Is my right hon. Friend aware that there have been complaints that some of those who were arrested were detained for periods of up to nine hours, refused permission to acquaint relatives and friends of their whereabouts and refused any tea or other refreshment? [Laughter.] Hon. Members opposite are clearly not interested in the liberty of the people. Will my right hon. Friend refer these complaints to the inquiry, which I welcome, to see whether they can be substantiated?

Mr. Callaghan

Of course. Under Section 49, it will be for the complainants —and I think about 30 complaints have been received, mostly from students of Swansea University to establish their case and the facts can then be made clear to the Assistant Chief Constable of Northumberland who will conduct the inquiry.

Sir C. Taylor

May we assume that neither the right hon. Gentleman nor the Minister for Sport, nor any other Minister, will go to the Bolshoi Ballet or Henley to cheer the Russians next year? Is the right hon. Gentleman aware that there have been many peaceable games at Swansea between English and Welsh teams in the days when the English and Welsh were a little het up?

Mr. Callaghan

This is a personal matter. I shall continue in future to choose the events to which I go, as I have in the past. On the whole, I have not numbered Henley among my basic recreations, but I can promise the hon. Gentleman that I shall be at the next rugby international to see Wales beat England.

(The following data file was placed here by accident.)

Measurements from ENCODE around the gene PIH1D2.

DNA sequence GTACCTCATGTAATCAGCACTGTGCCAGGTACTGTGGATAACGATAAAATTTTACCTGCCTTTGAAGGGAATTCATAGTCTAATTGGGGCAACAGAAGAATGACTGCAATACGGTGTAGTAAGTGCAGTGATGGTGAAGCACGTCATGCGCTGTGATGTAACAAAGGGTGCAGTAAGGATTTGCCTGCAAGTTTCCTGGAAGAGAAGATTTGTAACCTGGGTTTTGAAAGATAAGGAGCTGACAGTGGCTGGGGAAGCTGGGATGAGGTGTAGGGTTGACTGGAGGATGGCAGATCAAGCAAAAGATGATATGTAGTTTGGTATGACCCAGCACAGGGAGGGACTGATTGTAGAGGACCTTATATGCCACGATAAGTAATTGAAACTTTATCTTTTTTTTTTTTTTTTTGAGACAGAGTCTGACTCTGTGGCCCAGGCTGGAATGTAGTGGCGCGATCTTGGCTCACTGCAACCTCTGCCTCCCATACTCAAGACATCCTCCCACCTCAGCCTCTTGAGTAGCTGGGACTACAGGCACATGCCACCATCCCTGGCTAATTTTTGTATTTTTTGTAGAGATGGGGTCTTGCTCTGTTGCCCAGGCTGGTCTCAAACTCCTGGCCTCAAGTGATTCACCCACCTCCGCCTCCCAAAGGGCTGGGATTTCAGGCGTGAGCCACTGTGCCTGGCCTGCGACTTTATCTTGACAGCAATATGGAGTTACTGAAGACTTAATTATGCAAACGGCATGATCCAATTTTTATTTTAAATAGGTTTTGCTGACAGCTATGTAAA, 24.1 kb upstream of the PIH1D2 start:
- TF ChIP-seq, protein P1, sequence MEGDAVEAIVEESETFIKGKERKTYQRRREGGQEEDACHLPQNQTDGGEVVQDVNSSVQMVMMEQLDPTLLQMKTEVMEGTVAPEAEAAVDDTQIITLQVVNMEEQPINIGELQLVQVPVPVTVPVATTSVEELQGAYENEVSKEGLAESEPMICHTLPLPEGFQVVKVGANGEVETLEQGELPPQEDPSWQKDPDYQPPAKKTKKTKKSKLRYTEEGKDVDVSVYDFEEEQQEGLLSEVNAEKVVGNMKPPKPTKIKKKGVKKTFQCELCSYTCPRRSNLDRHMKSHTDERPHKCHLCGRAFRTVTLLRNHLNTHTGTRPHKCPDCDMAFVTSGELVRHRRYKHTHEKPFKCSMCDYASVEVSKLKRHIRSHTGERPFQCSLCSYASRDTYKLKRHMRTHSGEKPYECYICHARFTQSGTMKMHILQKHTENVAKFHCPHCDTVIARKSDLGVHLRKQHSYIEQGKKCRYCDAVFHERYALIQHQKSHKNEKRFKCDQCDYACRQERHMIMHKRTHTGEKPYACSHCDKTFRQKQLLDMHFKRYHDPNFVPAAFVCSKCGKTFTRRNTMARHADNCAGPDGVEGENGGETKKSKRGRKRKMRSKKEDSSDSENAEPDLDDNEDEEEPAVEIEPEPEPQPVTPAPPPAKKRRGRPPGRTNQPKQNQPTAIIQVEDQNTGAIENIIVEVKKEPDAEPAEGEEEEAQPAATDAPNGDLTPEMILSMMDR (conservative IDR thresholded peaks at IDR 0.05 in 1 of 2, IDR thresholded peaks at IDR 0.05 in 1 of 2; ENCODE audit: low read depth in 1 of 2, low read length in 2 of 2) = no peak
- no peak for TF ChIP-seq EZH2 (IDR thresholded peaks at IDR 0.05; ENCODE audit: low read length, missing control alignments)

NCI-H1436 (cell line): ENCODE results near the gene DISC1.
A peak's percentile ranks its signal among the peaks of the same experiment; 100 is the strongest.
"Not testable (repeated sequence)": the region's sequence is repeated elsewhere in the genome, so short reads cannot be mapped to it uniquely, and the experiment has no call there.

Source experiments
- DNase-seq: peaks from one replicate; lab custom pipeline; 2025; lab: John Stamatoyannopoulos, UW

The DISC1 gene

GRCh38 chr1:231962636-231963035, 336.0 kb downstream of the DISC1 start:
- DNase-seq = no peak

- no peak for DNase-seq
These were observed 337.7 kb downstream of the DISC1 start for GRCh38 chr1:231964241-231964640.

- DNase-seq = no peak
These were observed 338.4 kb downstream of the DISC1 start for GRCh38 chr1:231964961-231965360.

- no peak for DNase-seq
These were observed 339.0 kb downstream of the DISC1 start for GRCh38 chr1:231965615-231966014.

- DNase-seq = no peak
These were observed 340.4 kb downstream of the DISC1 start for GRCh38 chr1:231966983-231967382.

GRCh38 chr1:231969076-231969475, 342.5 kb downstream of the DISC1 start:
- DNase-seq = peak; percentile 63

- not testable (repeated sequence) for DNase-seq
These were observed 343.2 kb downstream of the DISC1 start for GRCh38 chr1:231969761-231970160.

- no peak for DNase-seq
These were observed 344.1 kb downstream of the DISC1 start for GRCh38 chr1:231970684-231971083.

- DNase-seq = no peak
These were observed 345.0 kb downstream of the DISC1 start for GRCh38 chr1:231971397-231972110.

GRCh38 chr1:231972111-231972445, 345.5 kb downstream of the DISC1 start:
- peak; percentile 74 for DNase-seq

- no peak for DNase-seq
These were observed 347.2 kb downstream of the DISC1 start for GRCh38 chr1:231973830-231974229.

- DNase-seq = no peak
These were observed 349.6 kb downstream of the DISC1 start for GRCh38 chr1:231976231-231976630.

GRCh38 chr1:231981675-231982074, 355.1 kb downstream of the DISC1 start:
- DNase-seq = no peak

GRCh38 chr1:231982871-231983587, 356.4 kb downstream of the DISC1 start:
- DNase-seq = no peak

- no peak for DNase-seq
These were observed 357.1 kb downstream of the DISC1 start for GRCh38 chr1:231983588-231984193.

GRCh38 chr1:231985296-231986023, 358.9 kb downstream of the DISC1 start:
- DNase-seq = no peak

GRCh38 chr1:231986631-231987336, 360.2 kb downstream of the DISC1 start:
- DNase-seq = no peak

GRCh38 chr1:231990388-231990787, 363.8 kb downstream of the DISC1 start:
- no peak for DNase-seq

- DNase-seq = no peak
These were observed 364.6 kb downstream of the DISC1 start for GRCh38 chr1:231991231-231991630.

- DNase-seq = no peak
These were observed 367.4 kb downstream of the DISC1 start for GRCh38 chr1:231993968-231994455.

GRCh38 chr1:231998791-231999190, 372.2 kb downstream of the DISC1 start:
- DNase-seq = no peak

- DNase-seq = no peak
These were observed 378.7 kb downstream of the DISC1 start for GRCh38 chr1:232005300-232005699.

Mr. Judd

Would not my right hon. Friend agree that the most despicable form of social conduct is the bullet-headed provocation of peaceful demonstrators and that it cannot be tolerated and must be dealt with in the firmest possible way by society?

Mr. Callaghan

It is for the inquiry to bring out what the rights and wrongs of this were, where the demonstration started and who started it.

Mr. David Steel

Will the right hon. Gentleman accept that it is not the policy of the anti-apartheid movement either to organise or to get involved in disruptive or violent demonstrations? [HON. MEMBERS: "They did."] Will he equally accept that if there is a minority, whether inside or outside the movement, which decides to carry its views beyond that and to act in a disruptive way, it is far better for it to be dealt with under the law by the police, who are responsible to him and through him to Parliament, rather than by enthusiastic amateurs?

Mr. Callaghan